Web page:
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Cyclists - Bike Portland Needs Your Close Call Reports

Click the link to leave a report on their form.

"In a few weeks, I will draft a letter with all your comments attached and send it to the appropriate politicians and city leaders. Thank you for taking time to make your voice heard."
We as cyclists risk our lives every day on the streets of Portland. Many of us have had near-misses and other altercations that left us rattled, angry, and feeling vulnerable. Yet the only people that ever hear about these incidents are our friends, families and riding buddies.

The media, the police and our elected officials usually don't take notice until someone is killed. This needs to change.

If our elected officials and city leaders realized how dangerous our daily rides and commutes were, they would begin to take the needs of the bike community more seriously. Now is your time to speak out. If you have had a near-miss incident, or other dangerous interaction with a vehicle while riding your bike in or around Portland, please share your story below.

In your comment please include:

* The nearest cross streets of your incident.
* A short description of what happened.
* What neighborhood you're from.

homepage: homepage: http://bikeportland.org/2005/08/09/wanted-your-close-calls/

number of stories growing 10.Aug.2005 22:12

caged animal on two wheels

this morning there were 6 stories up on the post on this site. now there are 19. and i haven't added my own yet (which could be another 19 posts, probably, but i'll just put 'em in one).

thanks to Bike Portland for doing this!

why 11.Aug.2005 23:39

are cops included?

i gotta ask why it is a presumption that the police never notice the danger presented to cyclists? i'm a cop, a former touring cyclist, and an avid motorcyclist. why is is presumed that cops don't care about cyclists? i know i know....it is assumed we all hate the zoo bombers and cyclists and crap.... please give it up! i spent my free time at work just today working a location where people frequently drive in a manner that endangers cyclists and motorcyclists....
here i am, a hard-core right wing cop and i agree that motorists (cagers) need to pull their head out of their asses. i just wish 'you people' would lay off of the cops sometimes. i give a shit so please give a shit about us :)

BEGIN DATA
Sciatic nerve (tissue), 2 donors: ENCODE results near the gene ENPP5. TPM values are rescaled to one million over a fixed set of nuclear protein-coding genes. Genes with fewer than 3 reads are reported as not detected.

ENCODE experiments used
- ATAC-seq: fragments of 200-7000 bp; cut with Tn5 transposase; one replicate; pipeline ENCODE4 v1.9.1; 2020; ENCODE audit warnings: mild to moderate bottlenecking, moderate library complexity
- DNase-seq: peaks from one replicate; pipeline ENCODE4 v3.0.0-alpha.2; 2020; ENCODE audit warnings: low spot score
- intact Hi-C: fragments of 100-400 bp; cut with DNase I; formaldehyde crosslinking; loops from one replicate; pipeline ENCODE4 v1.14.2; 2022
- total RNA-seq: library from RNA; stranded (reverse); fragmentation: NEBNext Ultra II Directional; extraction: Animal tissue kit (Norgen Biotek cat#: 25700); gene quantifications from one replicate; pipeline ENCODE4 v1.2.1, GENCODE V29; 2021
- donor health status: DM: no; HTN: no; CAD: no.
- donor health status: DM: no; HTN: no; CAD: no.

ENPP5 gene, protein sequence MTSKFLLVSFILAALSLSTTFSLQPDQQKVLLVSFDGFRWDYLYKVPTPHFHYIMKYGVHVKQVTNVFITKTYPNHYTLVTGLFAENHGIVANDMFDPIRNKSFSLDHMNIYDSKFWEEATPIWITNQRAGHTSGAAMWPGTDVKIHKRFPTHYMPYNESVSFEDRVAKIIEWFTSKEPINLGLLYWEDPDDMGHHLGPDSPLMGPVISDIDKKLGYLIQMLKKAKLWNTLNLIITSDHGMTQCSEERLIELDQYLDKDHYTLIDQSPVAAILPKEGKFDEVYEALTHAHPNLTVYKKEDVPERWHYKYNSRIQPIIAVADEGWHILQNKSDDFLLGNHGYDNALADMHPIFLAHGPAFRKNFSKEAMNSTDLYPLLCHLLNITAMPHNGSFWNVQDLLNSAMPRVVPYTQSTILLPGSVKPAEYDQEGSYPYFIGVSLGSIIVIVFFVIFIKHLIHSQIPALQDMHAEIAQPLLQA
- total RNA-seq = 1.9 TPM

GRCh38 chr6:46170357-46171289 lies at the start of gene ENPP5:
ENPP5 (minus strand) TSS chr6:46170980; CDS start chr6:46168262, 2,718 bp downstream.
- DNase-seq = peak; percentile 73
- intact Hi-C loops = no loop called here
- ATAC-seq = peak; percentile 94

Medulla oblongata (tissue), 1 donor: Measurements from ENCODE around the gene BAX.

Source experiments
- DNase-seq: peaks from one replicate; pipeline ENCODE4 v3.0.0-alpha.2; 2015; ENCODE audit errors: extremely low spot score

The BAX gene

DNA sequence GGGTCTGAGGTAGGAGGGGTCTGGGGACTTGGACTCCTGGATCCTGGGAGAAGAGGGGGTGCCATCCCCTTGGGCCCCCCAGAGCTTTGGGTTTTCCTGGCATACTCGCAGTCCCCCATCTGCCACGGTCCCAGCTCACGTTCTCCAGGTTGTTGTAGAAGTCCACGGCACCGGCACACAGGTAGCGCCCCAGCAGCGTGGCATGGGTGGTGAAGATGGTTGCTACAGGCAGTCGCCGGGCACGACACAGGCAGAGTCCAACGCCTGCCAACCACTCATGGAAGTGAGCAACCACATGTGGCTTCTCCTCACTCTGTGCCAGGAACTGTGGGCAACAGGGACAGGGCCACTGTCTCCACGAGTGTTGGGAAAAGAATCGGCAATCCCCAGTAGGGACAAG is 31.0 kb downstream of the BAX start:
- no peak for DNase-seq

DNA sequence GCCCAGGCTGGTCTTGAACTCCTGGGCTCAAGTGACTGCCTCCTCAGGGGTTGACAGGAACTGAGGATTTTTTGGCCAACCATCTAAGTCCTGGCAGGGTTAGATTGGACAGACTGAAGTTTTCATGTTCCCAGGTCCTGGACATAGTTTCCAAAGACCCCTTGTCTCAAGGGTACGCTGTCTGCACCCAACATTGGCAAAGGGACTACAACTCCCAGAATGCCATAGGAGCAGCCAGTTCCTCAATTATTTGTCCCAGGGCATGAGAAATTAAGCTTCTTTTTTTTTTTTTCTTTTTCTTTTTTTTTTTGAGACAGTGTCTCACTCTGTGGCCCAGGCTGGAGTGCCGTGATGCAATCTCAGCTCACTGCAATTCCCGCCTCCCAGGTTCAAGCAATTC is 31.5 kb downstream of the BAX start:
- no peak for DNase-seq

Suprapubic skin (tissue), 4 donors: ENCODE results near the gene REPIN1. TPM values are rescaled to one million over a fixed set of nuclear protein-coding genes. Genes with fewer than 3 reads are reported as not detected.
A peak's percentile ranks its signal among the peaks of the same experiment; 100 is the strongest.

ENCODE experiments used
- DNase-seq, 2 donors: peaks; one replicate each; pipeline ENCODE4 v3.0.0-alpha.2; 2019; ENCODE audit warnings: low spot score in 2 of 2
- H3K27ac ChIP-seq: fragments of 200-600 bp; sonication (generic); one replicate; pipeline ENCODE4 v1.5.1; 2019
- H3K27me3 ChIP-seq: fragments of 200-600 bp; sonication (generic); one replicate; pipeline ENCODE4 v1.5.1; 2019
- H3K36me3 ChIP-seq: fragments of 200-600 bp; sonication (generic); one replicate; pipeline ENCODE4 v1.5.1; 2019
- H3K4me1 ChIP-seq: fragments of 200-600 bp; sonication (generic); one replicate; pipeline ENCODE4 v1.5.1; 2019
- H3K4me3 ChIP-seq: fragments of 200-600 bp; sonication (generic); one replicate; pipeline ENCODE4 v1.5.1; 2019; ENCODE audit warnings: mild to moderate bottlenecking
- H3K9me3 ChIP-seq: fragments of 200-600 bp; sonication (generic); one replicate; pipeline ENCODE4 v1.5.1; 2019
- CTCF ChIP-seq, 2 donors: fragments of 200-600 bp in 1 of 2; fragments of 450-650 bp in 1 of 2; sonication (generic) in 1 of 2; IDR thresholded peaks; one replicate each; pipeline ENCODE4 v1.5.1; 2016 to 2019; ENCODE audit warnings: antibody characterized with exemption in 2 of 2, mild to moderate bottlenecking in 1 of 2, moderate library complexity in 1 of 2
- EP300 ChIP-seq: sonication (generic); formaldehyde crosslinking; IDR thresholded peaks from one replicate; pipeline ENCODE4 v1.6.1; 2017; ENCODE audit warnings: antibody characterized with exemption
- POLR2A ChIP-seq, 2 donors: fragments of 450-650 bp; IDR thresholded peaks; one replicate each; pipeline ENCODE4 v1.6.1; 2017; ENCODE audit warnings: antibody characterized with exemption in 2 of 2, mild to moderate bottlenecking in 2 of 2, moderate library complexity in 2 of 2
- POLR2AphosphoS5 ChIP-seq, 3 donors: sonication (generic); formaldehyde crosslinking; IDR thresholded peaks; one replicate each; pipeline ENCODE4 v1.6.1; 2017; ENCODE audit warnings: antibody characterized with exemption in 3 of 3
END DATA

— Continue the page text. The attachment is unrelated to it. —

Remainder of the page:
many regards,
ultra right wing cop...

to "ultra right wing cop" 12.Aug.2005 09:11

Jonathan jonathan@bikeportland.org

I hear where you're coming from and I totally agree with you. Everyone involved in this issue needs to hold back the name calling and emotional stuff and just think about how we can work together to improve the situation. Personal and cultural differences play a big part in this issue and the sooner we get away from the "us vs. them" mentality the better.

apology to a biker 12.Aug.2005 10:11


Y'know, I really care about bikers. And I like to pass them with plenty of space. But yesterday, I was late for an appointment (bad traffic, the irony!!!!) and there was this biker going probably 7 or 8 miles per hour in a 25mph zone. She was towards the right of the lane and had just entered a stretch where there was about 150 feet of wide shoulder to the right of the traffic lane. I couldn't cross the center line because of traffic, and she seemed to be considerately easing into that space so I speed up--but then she weaved back towards the traffic lane! I probably came within two feet of hitting her. Sorry! I believe the incident was on 15th and Lovejoy (under the highway). Yes, I think she was riding foolishly, but I should have been a bit more patient. Thus the apology. Sorry!

As far as the Bike Portland info collection goes, I am surprised they are not soliciting info from drivers as well. Sure the site is for bikers, but you know there are lots of drivers (especially pissed off drivers who want to vent, and drivers who have been scared by near misses) who would love to share, and safety tips could be learned from that as well. Police often patrol where drivers are assholes, and ought to do the same where bikers are assholes.

stepping back and thinking about the bigger picture 12.Aug.2005 14:49


"Everyone involved in this issue needs to hold back the name calling and emotional stuff and just think about how we can work together to improve the situation"

This is a good sentiment but I didn't see any name calling or "emotional stuff" in the article.

The statement about police was this: "The media, the police and our elected officials usually don't take notice until someone is killed." I find that to be an accurate statement. These institutions in general "usually" don't take action until something significant like a fatality occurs. The government, including the police, tend to be reactive instead of pro-active in working to improve the quality of life of the citizens of this city. As for the media, well, we all know what motivates the corporate media.